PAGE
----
Police in Battambang province believe that the owner of a brothel they raided on Wednesday—freeing seven Vietnamese and Cambodian girls—is not among three people arrested in the operation, and remains at large.
The raid in Kamrieng district on Wednesday night followed a months-long investigation by anti-trafficking NGO Agape International Missions and provincial police, resulted in the arrest of six adult sex workers and three suspected brokers, and the rescue of seven girls between the ages of 14 and 17.
The brothel was disguised as a nameless massage parlor and had been closed down by authorities at least twice before, according to police.
Born Vannara, chief of the provincial police’s anti-human trafficking bureau, said on Friday the adult sex workers were still being held at the provincial police headquarters for questioning.
He said the three suspects—Seng Loek, 43; his wife In Sopheap, 36; and Im Kong, 26, the woman’s brother—had already been interrogated and would be sent to court on Saturday, adding that Mr. Loek had come clean about his role at the brothel.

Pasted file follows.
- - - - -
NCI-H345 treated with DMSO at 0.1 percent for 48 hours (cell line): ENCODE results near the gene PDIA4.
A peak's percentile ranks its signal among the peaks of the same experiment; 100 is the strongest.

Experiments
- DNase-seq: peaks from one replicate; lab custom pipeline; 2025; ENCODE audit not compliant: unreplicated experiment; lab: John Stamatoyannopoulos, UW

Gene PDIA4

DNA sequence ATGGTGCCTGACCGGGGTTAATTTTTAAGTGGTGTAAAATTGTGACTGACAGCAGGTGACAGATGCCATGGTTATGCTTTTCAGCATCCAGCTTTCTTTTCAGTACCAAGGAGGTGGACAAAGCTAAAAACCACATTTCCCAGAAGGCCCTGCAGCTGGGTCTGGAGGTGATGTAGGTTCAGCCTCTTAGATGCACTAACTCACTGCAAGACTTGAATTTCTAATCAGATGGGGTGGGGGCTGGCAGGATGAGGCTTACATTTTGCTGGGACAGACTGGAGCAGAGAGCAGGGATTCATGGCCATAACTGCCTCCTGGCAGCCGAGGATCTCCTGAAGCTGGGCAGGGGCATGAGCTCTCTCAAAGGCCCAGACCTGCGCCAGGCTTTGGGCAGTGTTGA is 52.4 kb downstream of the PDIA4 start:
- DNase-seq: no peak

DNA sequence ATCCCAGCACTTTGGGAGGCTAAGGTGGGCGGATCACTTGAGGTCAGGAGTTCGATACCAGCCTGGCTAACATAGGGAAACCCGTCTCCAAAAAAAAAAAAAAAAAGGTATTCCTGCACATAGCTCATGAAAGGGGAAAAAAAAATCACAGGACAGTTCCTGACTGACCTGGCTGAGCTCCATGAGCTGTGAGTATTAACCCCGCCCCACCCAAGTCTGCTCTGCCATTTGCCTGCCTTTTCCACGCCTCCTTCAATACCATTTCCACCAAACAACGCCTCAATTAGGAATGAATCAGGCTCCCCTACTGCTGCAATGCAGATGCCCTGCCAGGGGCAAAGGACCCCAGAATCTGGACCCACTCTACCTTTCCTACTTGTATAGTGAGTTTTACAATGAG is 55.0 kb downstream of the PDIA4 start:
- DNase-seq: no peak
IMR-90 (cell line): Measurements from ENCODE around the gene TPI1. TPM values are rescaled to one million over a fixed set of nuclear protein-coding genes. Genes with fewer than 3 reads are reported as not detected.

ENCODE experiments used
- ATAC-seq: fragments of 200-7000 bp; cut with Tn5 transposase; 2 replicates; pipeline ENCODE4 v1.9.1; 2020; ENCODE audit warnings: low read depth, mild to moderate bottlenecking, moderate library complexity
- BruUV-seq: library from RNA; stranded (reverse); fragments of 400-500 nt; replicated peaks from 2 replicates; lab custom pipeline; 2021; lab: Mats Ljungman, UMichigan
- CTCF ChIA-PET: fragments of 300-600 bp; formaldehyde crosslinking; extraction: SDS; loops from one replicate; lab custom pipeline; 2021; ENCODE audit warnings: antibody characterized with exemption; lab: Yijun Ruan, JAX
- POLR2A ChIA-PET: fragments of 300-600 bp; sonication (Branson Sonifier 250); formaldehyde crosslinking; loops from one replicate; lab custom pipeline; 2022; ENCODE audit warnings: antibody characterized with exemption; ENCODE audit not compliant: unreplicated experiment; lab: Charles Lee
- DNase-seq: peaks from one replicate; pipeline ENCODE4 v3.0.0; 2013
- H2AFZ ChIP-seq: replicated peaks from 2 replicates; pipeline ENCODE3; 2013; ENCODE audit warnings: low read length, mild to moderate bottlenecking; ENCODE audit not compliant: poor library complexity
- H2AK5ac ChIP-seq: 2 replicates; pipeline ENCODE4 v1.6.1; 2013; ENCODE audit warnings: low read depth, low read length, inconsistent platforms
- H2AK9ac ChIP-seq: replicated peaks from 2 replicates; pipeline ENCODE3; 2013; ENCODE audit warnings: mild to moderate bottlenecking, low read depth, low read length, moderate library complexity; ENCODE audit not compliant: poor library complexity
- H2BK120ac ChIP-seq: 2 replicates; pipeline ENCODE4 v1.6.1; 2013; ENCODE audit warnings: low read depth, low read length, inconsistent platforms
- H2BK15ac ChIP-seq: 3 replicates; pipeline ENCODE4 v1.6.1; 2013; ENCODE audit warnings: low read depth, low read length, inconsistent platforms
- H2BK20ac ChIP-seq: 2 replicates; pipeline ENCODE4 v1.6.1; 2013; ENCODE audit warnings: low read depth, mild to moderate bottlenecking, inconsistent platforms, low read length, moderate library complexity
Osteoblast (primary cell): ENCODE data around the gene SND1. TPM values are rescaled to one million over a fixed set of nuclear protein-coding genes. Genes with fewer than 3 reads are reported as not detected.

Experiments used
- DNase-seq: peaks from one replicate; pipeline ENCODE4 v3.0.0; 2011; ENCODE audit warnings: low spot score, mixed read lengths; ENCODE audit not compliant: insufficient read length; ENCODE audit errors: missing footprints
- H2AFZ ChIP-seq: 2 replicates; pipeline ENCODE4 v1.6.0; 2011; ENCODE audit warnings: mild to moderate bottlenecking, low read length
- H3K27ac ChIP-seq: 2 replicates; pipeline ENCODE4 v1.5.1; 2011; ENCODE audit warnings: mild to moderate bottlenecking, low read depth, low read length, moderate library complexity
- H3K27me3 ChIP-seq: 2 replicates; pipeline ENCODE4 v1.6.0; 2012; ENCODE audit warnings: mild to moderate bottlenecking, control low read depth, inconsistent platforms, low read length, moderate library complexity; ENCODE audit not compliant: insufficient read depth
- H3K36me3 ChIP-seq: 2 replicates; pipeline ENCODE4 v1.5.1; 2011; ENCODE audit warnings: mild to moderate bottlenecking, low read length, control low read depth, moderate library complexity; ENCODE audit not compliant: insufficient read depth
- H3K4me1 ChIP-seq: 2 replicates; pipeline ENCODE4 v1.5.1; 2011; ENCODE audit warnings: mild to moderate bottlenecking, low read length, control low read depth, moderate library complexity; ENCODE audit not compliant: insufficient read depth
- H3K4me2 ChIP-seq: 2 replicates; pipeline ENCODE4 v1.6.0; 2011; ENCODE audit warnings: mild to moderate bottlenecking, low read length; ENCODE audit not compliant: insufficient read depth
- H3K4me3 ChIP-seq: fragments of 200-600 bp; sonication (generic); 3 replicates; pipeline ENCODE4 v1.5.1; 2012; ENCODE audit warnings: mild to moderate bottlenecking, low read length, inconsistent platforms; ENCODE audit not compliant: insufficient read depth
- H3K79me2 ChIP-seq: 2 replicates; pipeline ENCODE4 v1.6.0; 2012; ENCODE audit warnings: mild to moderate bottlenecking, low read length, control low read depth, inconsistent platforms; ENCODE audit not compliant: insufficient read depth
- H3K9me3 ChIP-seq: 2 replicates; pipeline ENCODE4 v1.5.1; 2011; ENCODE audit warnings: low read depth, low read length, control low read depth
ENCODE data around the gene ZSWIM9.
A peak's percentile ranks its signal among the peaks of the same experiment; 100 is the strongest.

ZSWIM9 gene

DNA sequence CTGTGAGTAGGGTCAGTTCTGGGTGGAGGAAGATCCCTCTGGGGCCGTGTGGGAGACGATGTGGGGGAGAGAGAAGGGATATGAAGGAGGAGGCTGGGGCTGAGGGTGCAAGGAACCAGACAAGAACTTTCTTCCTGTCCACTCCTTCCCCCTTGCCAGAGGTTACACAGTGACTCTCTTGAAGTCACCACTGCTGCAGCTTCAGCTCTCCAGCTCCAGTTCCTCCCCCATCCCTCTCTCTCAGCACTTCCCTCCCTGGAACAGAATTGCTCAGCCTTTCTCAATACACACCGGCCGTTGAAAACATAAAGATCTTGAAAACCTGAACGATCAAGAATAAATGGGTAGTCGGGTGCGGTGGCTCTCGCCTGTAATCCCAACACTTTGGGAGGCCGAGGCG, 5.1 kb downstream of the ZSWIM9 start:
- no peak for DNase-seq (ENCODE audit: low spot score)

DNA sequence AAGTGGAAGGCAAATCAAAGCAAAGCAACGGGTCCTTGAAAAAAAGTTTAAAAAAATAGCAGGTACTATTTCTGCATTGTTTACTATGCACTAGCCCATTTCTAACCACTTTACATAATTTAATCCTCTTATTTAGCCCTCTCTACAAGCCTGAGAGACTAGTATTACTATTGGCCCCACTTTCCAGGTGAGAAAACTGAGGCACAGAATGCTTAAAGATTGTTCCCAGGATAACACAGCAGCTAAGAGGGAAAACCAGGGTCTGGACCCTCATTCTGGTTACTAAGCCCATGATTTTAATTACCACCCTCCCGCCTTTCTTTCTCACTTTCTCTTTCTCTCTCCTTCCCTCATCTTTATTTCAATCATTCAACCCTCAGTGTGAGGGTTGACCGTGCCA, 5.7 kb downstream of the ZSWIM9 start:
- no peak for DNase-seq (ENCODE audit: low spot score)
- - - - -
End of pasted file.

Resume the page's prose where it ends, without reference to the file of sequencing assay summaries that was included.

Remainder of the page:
“Sen Loek said he was paid $5 per day to manage the girls, and there were two groups,” he said. “Between five and six girls received a salary and others worked for profits [from clients] that they split…with Seng Loek.”
The brother and sister have maintained their innocence, Mr. Vannara said, adding that Ms. Sopheap had, however, unwittingly tipped off investigators to the brothel’s likely owner and operator: her sister.
“In Sopheap said she just came to visit her older sister’s house [the brothel] to watch a concert,” he said, explaining that Ms. Sopheap claimed that her sister was receiving medical treatment in Vietnam.
“The two [siblings] said they just came for a visit to the house the same day that police raided the parlor. Now we consider the house owner at large; we arrested [the three] for procuring prostitution and child prostitution,” he said.
On Thursday, district police chief Phan Channara said the brothel had been shut down “two or three times” previously for offering sex services.
Reached yesterday, he said he did not know if the building had been under the same ownership the whole time, adding that local police should not be blamed for failing to prevent it from reopening.
“We kept it under observation, but whenever we checked it, they made the inside like a normal living room,” he said.
“Also we have been busy working on robbery cases, so we did not have enough officers to investigate.”